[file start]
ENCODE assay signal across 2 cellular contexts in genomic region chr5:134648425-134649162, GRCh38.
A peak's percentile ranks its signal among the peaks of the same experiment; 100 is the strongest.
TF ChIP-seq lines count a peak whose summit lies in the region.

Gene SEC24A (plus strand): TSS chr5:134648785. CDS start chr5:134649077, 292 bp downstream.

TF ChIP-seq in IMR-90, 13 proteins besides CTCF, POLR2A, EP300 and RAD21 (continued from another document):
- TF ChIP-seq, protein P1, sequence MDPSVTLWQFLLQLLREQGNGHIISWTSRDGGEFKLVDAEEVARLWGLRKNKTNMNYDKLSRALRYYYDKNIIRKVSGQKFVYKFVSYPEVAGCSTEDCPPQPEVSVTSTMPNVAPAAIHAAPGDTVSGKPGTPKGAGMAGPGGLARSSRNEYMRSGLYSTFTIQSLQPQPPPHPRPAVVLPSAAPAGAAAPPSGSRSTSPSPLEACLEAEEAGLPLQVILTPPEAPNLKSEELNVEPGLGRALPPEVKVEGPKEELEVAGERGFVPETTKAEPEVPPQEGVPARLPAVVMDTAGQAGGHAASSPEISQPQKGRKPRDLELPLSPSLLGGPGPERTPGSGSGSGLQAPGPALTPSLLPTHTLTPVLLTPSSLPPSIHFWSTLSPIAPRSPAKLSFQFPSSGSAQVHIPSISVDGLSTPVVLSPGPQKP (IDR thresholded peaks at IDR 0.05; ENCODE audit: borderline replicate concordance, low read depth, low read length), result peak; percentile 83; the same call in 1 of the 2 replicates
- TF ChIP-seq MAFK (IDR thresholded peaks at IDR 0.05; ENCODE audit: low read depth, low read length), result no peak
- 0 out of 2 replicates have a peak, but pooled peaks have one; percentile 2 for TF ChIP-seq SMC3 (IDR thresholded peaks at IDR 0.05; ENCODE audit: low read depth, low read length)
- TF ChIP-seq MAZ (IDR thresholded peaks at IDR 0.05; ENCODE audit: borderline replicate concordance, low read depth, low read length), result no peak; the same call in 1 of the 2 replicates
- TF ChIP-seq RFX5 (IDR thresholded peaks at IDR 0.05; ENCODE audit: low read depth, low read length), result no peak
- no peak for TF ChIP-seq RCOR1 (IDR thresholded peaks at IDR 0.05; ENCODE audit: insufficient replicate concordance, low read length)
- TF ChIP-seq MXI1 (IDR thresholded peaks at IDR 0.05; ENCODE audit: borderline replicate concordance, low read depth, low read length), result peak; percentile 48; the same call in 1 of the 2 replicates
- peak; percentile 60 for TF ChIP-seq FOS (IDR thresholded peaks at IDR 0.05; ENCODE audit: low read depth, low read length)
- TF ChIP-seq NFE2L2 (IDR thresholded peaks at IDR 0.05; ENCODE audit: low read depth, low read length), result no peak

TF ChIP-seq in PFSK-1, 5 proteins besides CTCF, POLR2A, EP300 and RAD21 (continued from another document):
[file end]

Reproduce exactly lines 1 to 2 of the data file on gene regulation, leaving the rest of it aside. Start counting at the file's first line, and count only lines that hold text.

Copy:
ENCODE assay signal across 2 cellular contexts in genomic region chr5:134648425-134649162, GRCh38.
A peak's percentile ranks its signal among the peaks of the same experiment; 100 is the strongest.